Understanding the motivations of others is an important skill to help you explain various types of behaviour in the workplace. It is easy to judge people’s behaviour without thinking about the deeper causes that might be driving it.
People don’t try understanding the motivations of others because it helps them feel superior
If you judge others in a shallow manner, it can often seem as if they are being unreasonable, illogical or simply stupid. Unfortunately, it’s often easier to do this than to look out for their real motivations because it makes us feel superior.
“Tony is so disorganised. I’ve never come across someone who makes so many mistakes.”
Maybe Tony is trying to handle too much work and is struggling. Does he need help managing a huge workload or understanding how to say no?
When you don’t know the whole story, you’re likely to arrive at the simplest possible conclusion
This person isn’t acting how I would like them to, so they must be stupid / incompetent / arrogant / malicious. When I label somebody with one of these negative words, I feel superior. They’re so stupid and I’m so smart. If I was in their position I would never do something like that!
The problem is, you’re not in their position, so it’s very difficult to tell if that is true. This is exactly why your brain can comfortably make the leap of logic that somebody is stupid / incompetent / arrogant / malicious without you needing to investigate it.
Often keeping your mind open to the possible behavioural drivers behind someone’s actions is enough to see that they aren’t necessarily the raving lunatic people are making them out to be.
Understanding the motivations of others: Scenario 1
Peter has been on your case all week, pestering you for estimates and “next steps” for a project. He’s previously shown no interest in this work at all and he’s not really your boss either. He’s really starting to get on your nerves.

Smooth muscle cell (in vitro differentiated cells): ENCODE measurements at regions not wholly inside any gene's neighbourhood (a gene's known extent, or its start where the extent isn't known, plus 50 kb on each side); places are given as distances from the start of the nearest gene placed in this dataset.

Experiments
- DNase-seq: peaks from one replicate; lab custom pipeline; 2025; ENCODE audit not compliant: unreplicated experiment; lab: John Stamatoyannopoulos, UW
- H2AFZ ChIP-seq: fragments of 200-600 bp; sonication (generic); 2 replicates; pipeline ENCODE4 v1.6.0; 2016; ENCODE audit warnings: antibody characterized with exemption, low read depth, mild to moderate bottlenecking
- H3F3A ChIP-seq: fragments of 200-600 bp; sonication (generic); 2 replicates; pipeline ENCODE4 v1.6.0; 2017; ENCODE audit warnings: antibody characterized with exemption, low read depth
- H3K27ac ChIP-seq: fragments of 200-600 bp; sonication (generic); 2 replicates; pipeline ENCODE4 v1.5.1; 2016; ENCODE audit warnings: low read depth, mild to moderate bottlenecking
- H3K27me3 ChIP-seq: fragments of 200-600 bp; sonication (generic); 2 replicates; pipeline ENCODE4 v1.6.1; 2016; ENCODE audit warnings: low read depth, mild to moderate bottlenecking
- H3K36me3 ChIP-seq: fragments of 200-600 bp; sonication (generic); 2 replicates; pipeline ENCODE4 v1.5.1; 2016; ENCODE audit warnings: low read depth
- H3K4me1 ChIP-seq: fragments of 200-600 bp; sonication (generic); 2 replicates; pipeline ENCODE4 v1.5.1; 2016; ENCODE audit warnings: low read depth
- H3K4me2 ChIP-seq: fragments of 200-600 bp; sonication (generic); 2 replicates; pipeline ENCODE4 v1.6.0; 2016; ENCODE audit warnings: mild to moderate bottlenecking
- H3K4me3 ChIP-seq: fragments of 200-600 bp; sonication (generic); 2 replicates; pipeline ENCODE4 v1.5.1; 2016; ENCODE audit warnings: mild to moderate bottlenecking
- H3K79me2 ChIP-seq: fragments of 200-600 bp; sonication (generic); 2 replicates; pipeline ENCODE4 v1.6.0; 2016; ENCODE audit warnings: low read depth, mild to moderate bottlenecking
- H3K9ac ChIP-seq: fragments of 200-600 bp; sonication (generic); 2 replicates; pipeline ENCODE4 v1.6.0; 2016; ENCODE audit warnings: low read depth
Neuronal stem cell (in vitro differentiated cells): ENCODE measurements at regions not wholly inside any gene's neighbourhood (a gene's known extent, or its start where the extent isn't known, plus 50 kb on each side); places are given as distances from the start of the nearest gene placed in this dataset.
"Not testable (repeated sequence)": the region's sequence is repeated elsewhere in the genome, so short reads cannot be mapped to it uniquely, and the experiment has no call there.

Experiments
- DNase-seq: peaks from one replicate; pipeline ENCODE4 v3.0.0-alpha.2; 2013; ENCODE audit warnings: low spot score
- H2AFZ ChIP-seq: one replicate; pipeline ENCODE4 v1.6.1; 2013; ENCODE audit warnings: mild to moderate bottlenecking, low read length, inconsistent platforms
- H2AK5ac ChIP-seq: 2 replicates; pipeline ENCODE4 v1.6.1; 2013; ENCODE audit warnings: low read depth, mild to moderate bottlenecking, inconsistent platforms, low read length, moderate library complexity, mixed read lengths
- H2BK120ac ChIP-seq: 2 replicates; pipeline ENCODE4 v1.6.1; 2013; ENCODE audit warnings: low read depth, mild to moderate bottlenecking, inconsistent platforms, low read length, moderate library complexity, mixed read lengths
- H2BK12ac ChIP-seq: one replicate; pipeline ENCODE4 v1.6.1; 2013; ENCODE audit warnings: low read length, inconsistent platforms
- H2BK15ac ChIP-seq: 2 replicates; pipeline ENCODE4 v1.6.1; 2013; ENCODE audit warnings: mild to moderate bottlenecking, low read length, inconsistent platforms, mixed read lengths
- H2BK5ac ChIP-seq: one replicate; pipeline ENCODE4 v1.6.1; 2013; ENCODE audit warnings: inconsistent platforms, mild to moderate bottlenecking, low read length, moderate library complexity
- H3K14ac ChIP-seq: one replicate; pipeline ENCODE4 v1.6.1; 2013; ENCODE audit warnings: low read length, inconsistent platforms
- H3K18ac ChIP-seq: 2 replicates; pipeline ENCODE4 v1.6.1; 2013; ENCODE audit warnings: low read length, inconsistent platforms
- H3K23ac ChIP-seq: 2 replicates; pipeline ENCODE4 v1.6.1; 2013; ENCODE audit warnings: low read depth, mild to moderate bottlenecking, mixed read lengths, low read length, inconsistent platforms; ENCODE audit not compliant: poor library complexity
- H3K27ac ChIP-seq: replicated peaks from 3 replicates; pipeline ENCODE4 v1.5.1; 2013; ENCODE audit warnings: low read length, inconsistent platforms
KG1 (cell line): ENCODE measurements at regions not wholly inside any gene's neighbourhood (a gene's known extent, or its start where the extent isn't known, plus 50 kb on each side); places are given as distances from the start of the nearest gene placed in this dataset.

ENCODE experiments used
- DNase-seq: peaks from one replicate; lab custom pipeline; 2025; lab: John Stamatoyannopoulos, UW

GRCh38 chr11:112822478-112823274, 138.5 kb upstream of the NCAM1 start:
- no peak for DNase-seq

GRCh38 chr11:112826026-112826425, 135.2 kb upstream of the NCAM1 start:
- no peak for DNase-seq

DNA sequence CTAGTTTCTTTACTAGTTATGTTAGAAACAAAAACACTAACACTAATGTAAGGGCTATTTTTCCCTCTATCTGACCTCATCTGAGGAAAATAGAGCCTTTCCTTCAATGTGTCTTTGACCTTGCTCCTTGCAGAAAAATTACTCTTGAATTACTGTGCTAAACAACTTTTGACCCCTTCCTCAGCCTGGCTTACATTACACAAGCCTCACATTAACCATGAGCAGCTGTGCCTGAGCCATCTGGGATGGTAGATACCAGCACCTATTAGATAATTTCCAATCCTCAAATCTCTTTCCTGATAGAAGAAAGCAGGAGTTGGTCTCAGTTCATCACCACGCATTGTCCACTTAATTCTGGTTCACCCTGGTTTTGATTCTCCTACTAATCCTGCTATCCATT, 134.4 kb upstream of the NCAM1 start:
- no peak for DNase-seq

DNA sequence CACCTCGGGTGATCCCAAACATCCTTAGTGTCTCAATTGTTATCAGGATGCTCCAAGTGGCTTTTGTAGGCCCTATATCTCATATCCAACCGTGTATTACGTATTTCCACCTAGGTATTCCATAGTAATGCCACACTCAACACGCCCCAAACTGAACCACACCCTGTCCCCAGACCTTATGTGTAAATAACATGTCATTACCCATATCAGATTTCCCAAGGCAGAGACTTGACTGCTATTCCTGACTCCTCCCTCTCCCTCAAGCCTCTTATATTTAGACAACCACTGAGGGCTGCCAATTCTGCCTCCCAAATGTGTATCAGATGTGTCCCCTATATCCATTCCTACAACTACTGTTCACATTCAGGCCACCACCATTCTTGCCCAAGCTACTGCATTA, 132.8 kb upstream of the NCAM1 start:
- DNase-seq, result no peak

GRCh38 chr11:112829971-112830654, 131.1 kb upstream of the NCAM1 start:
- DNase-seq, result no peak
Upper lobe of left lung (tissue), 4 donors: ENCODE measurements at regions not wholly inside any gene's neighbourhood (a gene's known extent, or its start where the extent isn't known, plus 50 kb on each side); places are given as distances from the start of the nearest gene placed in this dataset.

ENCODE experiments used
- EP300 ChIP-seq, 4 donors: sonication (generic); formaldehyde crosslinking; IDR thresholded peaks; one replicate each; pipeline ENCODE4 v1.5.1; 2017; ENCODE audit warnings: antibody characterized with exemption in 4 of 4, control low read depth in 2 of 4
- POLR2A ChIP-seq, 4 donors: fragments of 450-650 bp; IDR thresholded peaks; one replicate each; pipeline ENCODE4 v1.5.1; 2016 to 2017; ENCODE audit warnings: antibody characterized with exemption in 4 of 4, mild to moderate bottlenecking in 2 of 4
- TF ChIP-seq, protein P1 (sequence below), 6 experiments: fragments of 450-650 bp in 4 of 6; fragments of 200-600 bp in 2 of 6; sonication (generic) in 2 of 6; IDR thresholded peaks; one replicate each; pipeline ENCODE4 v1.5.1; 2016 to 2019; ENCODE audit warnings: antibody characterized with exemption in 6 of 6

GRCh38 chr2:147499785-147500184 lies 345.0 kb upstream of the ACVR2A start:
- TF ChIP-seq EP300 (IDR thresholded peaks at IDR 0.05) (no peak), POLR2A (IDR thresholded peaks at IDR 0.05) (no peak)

Perhaps Peter has been handed the responsibility for this project and he’s under pressure from somebody who outranks him. Or perhaps Peter is uncomfortable with you being in charge of the project because you made a small mistake once that he still remembers. Perhaps Peter is a malicious terrible person. Which one is it?
Understanding the motivations of others: Scenario 2
Kate frequently publicly congratulates people on the work they’re doing using the all-staff email address. It really gets on your nerves. Can’t everyone tell she’s just one of those office sycophants, just trying to get ahead?
Perhaps Kate has been told in her performance review that she needs to be more of a team player. Perhaps Kate has been told by her boss that she is too negative. Perhaps Kate is genuinely happy for other people and doesn’t realise that sending all-staff emails is annoying. Perhaps Kate is just a really annoying person. Which one is it?
Understanding the motivations of others helps you to improve your workplace
When people are open and honest and speak transparently about motivations and behaviour, there is a chance to change something. This may not occur very often as some people like to see other people struggling, because it makes them feel better about themselves.
For instance, if I see another manager struggling to deliver a project, I can easily say to myself “He finds it tough too. It’s not just me.” However, this attitude isn’t really that helpful. Wouldn’t it be better if I was looking to be better at my job, rather than to accept the mediocre standard that I had achieved because it matched somebody else’s?
Truly understanding the motivations of others and their behaviour helps you to fix issues in your organisation. The problem is that it takes time and effort to sit down with somebody and discuss how they are feeling to discover the reasons behind their actions.
Some people like to see others in trouble because it makes them feel better about their own situation. When that person eventually leaves the organisation with their reputation damaged, is that really fair? Could something perhaps have been done to correct the situation before it happened?
Don’t sit idly by and let dysfunction rule your workplace. Understanding the motivations of others helps you to diagnose issues so that they don’t become part of the culture. It’s easy to watch somebody struggle while you feel superior, but it’s better to understand their issues and see if things can be improved.